Tuesday, June 20, 2006


Drug Foods, Fast Foods, and Feasts: The Social Science of Eating

The Anthropology and Sociology Section of
Association of College and Research Libraries
is sponsoring the panel

Drug Foods, Fast Foods, and Feasts: The Social Science of Eating.

at the
American Library Association
2006 Annual Meeting ♦ New Orleans, Louisiana
Sunday, June 25, 2006, 8:00 - 12:00
Hilton New Orleans Riverside, Grand Salon 15

This panel of speakers will address the topic of food from diverse historical, sociological, anthropological, and public health perspectives. Building on anthropologist Sidney Mintz's analysis of sugar as the quintessential "drug food," panelists will examine changing cultural conceptions of sugar in the US. Other topics include analysis of spatial correlations between fast food restaurants, poverty, and obesity as well as discussion of library and archival resources in New Orleans for research in culinary culture and history.

Thursday, June 08, 2006


CFP:Food and Eating: Ecofeminist Perspectives in 19th-Century Italian and European Literature

Call for Papers for Northeast Modern Language Association (NEMLA),

March 1-4, 2007, Baltimore, Maryland

Food and Eating: Ecofeminist Perspectives in 19th-Century Italian and European Literature

This panel invites papers that examine the role of food, eating, and hunger in 19th-century Italian and European literature and culture, in particular, from an Ecofeminist perspective. The panel asks these questions: how do food, eating, and hunger, for example, in Carlo Collodi’s Pinocchio or Mary Shelley’s Frankenstein, elide gender and/or species constructs and how does such an elision reflect the construction of nation? How do food paradigms, hierarchies, and consumption reinforce or challenge the androcentric and anthropocentric thinking of dominant culture during industrialization and unification? Although food, eating, and the status of animals have become the subject of vigorous, critical inquiry in contemporary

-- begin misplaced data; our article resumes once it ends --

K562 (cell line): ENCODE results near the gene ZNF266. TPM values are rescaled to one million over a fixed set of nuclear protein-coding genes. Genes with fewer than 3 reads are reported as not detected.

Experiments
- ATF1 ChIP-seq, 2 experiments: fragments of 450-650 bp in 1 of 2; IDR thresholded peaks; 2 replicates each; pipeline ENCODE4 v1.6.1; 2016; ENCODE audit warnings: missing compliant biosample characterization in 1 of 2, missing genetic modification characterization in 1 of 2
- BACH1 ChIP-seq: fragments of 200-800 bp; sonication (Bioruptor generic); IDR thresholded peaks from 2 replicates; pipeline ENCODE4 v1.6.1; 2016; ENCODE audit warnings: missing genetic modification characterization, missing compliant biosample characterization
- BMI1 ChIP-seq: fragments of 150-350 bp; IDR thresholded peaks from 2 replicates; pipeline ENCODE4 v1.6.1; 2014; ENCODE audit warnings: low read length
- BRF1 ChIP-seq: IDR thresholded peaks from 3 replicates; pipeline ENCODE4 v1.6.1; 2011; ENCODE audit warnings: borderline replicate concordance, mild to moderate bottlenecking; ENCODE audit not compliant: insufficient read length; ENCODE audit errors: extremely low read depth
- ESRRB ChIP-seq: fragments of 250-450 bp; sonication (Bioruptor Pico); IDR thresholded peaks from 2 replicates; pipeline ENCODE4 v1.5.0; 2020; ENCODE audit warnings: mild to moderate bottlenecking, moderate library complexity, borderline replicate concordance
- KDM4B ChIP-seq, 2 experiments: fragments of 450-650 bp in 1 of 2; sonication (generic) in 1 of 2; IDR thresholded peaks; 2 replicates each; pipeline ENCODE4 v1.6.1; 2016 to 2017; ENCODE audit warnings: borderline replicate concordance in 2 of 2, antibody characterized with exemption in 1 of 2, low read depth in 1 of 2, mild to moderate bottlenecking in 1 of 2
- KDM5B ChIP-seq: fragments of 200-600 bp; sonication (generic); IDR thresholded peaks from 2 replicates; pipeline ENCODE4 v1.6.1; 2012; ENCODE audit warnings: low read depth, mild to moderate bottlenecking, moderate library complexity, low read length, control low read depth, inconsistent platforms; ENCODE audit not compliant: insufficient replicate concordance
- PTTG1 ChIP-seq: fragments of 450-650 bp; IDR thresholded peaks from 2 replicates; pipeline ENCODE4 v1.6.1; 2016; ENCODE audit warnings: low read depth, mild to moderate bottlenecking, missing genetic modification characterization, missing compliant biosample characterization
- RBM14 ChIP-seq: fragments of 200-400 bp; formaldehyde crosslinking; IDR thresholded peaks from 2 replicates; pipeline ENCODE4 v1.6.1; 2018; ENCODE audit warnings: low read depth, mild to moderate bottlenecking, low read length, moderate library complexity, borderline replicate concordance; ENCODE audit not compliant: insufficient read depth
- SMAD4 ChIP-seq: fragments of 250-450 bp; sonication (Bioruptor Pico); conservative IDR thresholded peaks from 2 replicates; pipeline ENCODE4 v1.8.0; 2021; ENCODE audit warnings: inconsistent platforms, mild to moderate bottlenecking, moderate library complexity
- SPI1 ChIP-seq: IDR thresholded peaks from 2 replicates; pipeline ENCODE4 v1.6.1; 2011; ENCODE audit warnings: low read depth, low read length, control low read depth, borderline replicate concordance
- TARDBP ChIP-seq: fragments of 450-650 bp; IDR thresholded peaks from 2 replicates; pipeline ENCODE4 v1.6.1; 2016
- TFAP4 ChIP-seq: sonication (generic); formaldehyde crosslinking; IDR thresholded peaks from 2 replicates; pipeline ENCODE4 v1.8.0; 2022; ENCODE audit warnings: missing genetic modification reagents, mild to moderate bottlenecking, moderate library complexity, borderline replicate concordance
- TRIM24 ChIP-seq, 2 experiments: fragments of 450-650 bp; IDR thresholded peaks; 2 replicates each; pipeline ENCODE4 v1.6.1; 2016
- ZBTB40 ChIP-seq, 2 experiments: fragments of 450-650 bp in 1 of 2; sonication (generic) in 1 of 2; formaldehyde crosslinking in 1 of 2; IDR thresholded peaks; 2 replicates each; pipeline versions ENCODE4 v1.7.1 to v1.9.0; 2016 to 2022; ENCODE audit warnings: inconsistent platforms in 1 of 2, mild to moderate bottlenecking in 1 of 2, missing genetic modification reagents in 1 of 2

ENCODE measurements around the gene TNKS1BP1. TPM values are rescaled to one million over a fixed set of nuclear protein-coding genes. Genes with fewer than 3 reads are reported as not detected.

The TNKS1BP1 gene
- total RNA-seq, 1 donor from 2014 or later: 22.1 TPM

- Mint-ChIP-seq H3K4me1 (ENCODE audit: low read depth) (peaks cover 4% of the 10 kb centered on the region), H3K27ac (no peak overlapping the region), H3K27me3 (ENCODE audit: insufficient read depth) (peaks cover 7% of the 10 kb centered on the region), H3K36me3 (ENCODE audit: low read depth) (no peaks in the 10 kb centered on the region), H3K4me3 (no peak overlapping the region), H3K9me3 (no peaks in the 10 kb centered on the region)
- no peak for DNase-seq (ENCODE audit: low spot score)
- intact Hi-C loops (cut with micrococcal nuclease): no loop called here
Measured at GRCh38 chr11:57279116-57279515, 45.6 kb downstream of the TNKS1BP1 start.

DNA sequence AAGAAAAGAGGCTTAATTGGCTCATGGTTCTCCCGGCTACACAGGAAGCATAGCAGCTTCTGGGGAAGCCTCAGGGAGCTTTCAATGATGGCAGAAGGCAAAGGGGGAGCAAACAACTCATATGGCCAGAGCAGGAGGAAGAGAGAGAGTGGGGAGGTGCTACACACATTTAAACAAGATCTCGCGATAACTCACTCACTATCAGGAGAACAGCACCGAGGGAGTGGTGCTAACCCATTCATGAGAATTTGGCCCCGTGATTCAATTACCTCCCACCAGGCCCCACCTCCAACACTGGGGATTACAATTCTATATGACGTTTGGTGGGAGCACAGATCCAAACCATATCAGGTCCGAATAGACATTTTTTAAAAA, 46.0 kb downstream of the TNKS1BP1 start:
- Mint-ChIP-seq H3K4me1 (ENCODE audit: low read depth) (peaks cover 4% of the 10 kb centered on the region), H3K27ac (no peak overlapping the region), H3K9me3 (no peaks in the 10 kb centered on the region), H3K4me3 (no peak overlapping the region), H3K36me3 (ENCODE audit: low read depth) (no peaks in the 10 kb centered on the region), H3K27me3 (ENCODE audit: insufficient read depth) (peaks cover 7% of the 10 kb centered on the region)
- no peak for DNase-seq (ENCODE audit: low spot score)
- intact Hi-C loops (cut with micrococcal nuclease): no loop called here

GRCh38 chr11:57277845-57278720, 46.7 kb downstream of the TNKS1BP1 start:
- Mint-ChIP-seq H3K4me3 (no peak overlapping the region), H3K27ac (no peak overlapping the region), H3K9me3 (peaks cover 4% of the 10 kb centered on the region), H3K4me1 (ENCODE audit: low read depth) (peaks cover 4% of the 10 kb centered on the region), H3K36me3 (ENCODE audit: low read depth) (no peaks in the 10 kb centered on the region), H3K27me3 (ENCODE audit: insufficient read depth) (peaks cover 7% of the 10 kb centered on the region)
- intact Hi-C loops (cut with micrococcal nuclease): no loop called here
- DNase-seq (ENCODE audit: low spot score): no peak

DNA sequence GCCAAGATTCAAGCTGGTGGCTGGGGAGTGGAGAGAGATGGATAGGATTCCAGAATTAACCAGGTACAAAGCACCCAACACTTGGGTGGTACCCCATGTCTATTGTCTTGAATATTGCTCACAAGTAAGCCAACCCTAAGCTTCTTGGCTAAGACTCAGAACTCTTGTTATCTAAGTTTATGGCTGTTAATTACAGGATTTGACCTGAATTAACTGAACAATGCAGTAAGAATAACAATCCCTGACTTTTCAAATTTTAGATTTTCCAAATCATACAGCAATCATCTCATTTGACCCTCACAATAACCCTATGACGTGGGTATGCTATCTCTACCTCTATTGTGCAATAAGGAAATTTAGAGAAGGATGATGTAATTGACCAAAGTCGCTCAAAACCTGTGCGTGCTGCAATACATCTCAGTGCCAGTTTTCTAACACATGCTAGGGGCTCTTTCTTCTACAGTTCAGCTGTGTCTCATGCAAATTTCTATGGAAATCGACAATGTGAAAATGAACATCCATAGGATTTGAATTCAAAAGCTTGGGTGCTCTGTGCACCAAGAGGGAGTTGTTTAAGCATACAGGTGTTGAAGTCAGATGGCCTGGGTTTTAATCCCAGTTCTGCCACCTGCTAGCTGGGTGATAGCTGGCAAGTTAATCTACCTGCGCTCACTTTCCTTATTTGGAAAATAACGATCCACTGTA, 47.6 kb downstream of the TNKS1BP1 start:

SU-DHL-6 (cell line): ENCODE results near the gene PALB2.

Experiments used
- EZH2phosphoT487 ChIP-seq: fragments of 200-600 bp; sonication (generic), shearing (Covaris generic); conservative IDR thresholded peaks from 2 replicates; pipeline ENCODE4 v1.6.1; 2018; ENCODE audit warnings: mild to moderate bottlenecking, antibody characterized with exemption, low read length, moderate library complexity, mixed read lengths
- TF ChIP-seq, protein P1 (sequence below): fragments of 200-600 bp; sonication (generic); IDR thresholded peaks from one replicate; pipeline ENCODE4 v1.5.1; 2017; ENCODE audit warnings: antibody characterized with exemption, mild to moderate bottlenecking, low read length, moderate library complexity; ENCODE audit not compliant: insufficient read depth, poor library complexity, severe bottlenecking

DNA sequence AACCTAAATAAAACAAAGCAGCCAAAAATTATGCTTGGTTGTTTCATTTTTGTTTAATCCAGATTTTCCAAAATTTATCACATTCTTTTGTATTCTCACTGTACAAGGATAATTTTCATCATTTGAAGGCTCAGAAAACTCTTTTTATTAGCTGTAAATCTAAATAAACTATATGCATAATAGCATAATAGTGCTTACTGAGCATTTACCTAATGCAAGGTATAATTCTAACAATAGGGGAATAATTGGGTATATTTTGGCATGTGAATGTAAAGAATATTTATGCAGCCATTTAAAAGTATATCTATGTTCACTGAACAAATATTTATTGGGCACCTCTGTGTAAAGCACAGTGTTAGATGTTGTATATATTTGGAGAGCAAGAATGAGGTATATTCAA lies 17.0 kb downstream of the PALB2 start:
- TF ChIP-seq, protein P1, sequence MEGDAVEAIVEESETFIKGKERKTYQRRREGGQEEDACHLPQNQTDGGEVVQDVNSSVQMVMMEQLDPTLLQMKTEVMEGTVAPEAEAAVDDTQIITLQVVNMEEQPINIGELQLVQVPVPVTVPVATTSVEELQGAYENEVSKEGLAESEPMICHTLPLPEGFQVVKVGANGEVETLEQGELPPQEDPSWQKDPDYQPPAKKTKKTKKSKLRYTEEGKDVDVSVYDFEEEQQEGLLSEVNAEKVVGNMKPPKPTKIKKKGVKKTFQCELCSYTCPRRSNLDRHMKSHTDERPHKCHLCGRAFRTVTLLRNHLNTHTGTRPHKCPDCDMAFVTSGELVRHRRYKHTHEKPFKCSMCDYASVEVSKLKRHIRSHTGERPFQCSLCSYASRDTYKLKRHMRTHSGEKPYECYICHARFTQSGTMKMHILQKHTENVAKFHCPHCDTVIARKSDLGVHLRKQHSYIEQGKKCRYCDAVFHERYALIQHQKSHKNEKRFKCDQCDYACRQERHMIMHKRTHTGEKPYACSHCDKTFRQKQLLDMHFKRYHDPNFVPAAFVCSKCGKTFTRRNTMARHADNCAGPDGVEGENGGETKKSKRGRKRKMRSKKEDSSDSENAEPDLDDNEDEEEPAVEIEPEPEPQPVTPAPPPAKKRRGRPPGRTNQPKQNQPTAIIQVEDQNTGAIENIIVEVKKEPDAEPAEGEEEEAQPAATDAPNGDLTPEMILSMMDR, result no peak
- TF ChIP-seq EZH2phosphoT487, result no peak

Italian and American culture (for example, Mad Cow Disease, Foodism, the Slow Food Movement, and Vegetarianism) and consumption and cannibalism have sparked provocative, academic debate in postcolonial studies, the realm of the alimentary is seldom approached in 19th-century literature as a construct of species or from an Ecofeminist viewpoint. Various critical and theoretical approaches and methodologies, including cross-cultural viewpoints, are welcome, even if applications of Ecofeminist theory are preferred.

Readings of noncanonical as well as canonical texts are also welcome.
David Del Principe, Department of Spanish and Italian, Dickson Hall 367,
Montclair State University, Montclair, NJ 07043.

Send one-page abstract via e-mail only by Sept. 15, 2006 to:

Dr. David Del Principe
Assistant Professor of Italian
Dickson Hall 367
Montclair State University
Montclair, NJ 07043-1699
973.655.7499 Voice


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